“Eat the rainbow.”
While you’ve likely heard this nutrition advice repeatedly over the years, what it really emphasizes is the importance of eating variety. We can thank phytochemicals for giving fruits and vegetables their unique hues. Phytochemicals are plant (“phyto”) compounds with powerful antioxidant capabilities. These health-promoting compounds not only make blueberries blue, but they also act like little sponges in our bodies that mop up free radicals – harmful molecules in our bodies. They also help to tame inflammation.
There are many ways to eat the rainbow. You can enjoy a colorful variety of produce in salads and grain bowls, or as snacks. Fruits and veggies are also perfect for adding to smoothies! If you don’t have any fresh produce on-hand, our Ready-to-Blends offer a rainbow of fruit and veggie servings, from orange mango to bright red strawberry.
Benefits by Color
The color a fruit or vegetable appears is largely determined by the proportion of specific phytochemicals present within its skin and flesh. Different phytochemicals are linked to specific health benefits. Therefore, each produce color category tends to exhibit similar properties. Here is a general overview of some of the benefits you can expect to gain from each color.
Red foods, like watermelon, beets, and berries, are repeatedly touted for the role they play in supporting a healthy heart and offering protection from heart disease.
Orange foods, including pumpkin and mango, are good sources of vitamin A. This nutrient is essential for immune function and eye health. Vitamin A also helps to maintain the structure of cell walls, which plays an essential role in the body’s first line of defense.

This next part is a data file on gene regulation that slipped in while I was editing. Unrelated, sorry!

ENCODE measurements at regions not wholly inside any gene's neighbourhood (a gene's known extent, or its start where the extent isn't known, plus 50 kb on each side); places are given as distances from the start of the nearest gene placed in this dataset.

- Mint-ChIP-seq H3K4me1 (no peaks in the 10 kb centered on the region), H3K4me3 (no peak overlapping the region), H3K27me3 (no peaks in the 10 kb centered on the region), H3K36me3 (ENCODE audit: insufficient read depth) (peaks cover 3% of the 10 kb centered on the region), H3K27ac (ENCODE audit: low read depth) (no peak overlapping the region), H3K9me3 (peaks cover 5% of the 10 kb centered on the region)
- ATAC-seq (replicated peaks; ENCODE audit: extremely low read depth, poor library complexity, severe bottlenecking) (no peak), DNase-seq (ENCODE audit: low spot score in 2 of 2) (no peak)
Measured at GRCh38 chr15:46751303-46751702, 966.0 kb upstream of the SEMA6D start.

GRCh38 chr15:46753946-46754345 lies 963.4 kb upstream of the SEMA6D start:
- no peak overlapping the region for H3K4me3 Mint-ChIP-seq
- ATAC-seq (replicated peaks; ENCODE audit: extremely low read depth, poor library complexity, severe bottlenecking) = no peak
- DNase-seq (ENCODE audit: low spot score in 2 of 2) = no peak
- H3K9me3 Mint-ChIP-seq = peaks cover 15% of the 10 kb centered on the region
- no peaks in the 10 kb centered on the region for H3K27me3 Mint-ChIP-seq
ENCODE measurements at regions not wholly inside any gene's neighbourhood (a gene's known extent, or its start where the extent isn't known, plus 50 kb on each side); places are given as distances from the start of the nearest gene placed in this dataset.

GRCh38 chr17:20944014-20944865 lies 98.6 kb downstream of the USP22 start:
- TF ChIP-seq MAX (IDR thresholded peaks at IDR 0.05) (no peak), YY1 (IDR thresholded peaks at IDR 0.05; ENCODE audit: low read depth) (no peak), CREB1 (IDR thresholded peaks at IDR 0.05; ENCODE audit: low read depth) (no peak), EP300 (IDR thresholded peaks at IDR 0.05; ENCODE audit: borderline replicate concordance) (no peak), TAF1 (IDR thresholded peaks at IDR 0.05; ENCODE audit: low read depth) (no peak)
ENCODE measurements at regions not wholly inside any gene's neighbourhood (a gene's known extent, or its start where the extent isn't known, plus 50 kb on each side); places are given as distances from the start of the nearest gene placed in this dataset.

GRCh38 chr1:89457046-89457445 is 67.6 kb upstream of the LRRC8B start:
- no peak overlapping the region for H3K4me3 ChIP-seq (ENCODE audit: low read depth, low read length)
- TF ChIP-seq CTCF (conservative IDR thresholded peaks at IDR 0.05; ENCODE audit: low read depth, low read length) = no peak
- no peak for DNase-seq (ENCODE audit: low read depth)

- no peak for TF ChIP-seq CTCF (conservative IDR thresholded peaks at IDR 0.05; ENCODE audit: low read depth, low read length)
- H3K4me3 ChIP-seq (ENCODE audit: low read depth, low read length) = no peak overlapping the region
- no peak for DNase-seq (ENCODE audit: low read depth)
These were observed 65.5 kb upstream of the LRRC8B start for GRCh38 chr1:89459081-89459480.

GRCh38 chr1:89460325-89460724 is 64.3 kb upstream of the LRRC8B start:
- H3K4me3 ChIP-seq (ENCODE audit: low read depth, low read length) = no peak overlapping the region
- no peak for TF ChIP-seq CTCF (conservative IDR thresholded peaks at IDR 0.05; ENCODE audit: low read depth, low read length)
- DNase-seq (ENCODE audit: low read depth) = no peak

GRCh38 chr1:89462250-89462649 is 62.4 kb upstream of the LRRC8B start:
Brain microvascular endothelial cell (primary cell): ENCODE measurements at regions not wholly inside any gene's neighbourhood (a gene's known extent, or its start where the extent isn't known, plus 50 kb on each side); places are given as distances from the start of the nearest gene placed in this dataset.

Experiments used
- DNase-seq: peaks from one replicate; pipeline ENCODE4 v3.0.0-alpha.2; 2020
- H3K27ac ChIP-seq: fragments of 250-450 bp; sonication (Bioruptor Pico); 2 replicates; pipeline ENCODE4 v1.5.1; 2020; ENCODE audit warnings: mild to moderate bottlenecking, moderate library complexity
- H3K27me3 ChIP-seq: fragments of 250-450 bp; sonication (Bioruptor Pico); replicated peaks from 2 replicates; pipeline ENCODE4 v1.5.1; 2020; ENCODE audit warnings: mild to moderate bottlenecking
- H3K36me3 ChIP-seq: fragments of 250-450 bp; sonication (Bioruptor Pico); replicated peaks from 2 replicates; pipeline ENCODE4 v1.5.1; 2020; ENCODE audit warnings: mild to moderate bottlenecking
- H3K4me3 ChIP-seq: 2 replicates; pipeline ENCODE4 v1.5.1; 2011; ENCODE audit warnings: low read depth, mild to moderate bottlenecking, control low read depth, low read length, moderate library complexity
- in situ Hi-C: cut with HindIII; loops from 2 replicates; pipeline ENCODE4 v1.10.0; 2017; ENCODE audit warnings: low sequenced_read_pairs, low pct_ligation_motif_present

Yellow foods are known for their vitamin C content. This vitamin is essential for immune function and collagen production. It can even enhance the absorption of iron. Some examples of yellow foods are pineapple and citrus fruits.
Green foods are chock-full of antioxidants and nutrients that work together to fend off several major chronic diseases. Popular greens include spinach, kale, and other leafy vegetables. The U.S. Department of Agriculture’s MyPlate also recognizes green vegetables as an important subcategory based on their color. Popeye was really on to something.
Blue and purple foods (berries, for example) protect our bodies and minds by reducing oxidation. In fact, all berries (the red ones, too!) serve as an integral component of the MIND Diet, which focuses on keeping your brain sharp as you age.
Aside from looking pretty on your plate or in your smoothie, fruits and veggies from all color categories contribute key nutrients and offer benefits. So go ahead and nosh on foods from all colors of the rainbow!